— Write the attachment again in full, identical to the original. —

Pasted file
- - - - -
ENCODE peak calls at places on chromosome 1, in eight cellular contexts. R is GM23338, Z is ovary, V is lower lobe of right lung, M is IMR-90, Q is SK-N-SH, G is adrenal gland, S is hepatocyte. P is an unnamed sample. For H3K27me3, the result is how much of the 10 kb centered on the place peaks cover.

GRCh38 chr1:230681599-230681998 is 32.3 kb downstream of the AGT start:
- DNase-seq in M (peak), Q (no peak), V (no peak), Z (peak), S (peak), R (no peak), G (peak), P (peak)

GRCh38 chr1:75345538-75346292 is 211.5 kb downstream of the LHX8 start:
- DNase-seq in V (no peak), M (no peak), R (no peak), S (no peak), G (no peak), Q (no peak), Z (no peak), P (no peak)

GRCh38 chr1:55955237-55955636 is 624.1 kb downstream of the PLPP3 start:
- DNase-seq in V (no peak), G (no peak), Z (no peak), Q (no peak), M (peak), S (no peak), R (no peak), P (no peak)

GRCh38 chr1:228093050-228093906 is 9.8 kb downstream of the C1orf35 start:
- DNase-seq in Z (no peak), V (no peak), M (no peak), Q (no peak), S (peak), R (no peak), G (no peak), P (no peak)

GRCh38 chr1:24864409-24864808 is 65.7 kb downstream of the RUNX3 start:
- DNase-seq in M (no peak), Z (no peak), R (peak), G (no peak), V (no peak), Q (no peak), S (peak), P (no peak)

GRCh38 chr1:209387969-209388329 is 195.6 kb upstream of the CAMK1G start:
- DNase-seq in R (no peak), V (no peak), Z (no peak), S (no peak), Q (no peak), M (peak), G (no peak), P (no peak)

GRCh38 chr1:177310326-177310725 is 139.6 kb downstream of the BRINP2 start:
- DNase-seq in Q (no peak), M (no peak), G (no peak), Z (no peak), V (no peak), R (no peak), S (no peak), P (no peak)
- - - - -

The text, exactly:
ENCODE peak calls at places on chromosome 1, in eight cellular contexts. R is GM23338, Z is ovary, V is lower lobe of right lung, M is IMR-90, Q is SK-N-SH, G is adrenal gland, S is hepatocyte. P is an unnamed sample. For H3K27me3, the result is how much of the 10 kb centered on the place peaks cover.

GRCh38 chr1:230681599-230681998 is 32.3 kb downstream of the AGT start:
- DNase-seq in M (peak), Q (no peak), V (no peak), Z (peak), S (peak), R (no peak), G (peak), P (peak)

GRCh38 chr1:75345538-75346292 is 211.5 kb downstream of the LHX8 start:
- DNase-seq in V (no peak), M (no peak), R (no peak), S (no peak), G (no peak), Q (no peak), Z (no peak), P (no peak)

GRCh38 chr1:55955237-55955636 is 624.1 kb downstream of the PLPP3 start:
- DNase-seq in V (no peak), G (no peak), Z (no peak), Q (no peak), M (peak), S (no peak), R (no peak), P (no peak)

GRCh38 chr1:228093050-228093906 is 9.8 kb downstream of the C1orf35 start:
- DNase-seq in Z (no peak), V (no peak), M (no peak), Q (no peak), S (peak), R (no peak), G (no peak), P (no peak)

GRCh38 chr1:24864409-24864808 is 65.7 kb downstream of the RUNX3 start:
- DNase-seq in M (no peak), Z (no peak), R (peak), G (no peak), V (no peak), Q (no peak), S (peak), P (no peak)

GRCh38 chr1:209387969-209388329 is 195.6 kb upstream of the CAMK1G start:
- DNase-seq in R (no peak), V (no peak), Z (no peak), S (no peak), Q (no peak), M (peak), G (no peak), P (no peak)

GRCh38 chr1:177310326-177310725 is 139.6 kb downstream of the BRINP2 start:
- DNase-seq in Q (no peak), M (no peak), G (no peak), Z (no peak), V (no peak), R (no peak), S (no peak), P (no peak)